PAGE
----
Both are models for the type of newsperson Al Jazeera is trying to poach.
Indeed, there will be lots of clients and agents and turf to poach or protect if this deal goes through.
It is some fellows drawing the river; they poach under his very windows, and he never sees them.
Have some rich stock boiling in a stewpan; poach the ravioli five minutes.
If you poach on my manor here, I shall kill you Phil; so gare vous!
poach them gently in a greased frying-pan, or saut pan, for ten minutes.
Other boys' instincts led them to poach a trout out of a stream, and rejoice in their success if they were not caught.
A pretty pass of impudence to be coming that distance to poach.'
Moisten with beaten egg; roll into small balls and poach in boiling water.
Begin a' the bread 'n' butter whiles I poach 'e a couple of eggs.
"steal game," 1520s, "to push, poke," from Middle French pocher "to thrust, poke," from Old French pochier "poke out, gouge, prod, jab," from a Germanic source (cf. Middle High German puchen "to pound, beat, knock," German pochen, Middle Dutch boken "to beat") related to poke (v.). Sense of "trespass for the sake of stealing" is first attested 1610s, perhaps via notion of "thrusting" oneself onto another's property, or perhaps from French pocher "to pocket" (see poach (v.2)). Related: Poached; poaching.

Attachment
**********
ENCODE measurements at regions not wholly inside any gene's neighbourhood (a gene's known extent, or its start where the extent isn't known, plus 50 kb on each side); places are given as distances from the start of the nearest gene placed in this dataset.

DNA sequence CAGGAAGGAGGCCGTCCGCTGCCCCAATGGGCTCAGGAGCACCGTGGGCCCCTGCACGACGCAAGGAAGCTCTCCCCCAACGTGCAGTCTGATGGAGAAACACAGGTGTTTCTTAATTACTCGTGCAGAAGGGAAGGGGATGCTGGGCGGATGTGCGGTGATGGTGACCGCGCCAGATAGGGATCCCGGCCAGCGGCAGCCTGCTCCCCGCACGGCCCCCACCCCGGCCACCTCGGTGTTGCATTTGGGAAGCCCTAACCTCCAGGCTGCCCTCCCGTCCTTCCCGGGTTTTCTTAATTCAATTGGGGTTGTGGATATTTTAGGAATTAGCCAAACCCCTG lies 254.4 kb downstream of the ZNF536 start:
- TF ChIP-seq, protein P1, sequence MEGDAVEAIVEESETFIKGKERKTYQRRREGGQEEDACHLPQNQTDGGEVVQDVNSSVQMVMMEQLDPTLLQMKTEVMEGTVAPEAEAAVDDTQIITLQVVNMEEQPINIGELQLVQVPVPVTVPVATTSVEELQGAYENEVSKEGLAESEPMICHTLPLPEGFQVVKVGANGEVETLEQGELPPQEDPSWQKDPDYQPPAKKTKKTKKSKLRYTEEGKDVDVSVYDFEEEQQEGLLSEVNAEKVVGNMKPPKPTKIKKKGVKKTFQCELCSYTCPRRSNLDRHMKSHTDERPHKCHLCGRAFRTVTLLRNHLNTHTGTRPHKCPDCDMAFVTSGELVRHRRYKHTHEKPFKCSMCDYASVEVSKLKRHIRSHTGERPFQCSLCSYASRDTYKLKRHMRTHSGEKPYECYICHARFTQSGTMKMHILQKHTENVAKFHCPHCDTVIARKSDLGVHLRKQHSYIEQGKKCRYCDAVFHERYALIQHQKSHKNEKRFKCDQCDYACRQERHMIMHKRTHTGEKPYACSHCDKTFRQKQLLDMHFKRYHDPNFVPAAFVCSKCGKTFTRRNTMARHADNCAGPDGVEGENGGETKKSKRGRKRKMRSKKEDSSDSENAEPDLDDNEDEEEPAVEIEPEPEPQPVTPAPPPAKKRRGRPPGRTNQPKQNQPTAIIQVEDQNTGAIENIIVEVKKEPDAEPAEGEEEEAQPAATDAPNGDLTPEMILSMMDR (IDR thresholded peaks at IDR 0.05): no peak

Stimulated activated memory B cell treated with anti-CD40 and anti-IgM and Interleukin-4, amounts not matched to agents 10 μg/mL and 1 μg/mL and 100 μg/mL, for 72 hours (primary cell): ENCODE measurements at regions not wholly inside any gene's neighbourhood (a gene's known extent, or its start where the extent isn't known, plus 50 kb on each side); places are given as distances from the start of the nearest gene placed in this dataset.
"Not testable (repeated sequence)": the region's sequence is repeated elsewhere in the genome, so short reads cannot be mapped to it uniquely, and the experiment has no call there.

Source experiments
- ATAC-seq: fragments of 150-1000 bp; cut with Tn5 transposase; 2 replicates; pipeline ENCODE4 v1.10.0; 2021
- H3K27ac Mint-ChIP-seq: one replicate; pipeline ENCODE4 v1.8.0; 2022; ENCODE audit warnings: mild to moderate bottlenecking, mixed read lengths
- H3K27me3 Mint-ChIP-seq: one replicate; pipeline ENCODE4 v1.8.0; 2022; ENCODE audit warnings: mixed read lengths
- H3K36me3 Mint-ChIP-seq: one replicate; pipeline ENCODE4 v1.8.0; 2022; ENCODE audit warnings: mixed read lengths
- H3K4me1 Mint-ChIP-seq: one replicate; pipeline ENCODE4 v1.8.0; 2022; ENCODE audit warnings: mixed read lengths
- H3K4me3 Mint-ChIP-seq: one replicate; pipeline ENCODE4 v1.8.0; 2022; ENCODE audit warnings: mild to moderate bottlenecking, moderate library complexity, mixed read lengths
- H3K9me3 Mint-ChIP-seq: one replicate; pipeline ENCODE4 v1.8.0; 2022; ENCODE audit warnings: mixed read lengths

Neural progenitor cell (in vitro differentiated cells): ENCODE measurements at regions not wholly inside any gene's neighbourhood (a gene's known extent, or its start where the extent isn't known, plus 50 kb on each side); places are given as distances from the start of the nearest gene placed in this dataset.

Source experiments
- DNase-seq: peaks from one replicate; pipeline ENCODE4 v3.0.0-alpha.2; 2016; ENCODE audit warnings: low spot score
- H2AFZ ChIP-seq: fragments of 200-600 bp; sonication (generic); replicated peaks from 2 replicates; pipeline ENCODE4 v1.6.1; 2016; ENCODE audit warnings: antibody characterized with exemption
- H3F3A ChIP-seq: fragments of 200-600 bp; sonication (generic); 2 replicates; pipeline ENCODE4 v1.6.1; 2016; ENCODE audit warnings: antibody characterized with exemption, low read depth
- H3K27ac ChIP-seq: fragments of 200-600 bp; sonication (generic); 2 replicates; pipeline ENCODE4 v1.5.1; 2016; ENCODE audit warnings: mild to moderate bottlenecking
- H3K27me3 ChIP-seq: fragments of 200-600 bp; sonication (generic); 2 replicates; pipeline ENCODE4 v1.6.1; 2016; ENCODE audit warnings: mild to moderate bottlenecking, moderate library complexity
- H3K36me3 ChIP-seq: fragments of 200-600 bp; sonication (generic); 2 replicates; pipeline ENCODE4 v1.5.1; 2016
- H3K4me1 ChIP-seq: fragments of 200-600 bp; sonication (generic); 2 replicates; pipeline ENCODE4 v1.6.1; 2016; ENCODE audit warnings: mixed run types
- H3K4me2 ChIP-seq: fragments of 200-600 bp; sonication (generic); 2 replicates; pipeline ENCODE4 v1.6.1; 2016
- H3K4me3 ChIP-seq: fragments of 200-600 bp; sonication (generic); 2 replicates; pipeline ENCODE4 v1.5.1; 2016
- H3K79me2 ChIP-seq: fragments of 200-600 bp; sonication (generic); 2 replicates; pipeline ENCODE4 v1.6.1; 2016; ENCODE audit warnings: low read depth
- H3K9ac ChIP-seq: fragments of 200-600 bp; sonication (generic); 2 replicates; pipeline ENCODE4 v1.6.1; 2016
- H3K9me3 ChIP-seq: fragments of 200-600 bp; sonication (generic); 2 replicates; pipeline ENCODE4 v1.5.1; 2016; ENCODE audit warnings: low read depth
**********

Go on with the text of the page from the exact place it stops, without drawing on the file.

"cook in liquid," early 15c., from Old French poché, past participle of pochier (12c.), literally "put into a pocket" (as the white of an egg forms a pocket for the yolk), from poche "bag, pocket," from Frankish *pokka "bag," from Proto-Germanic *puk- (see poke (n.)). Related: Poached; poaching.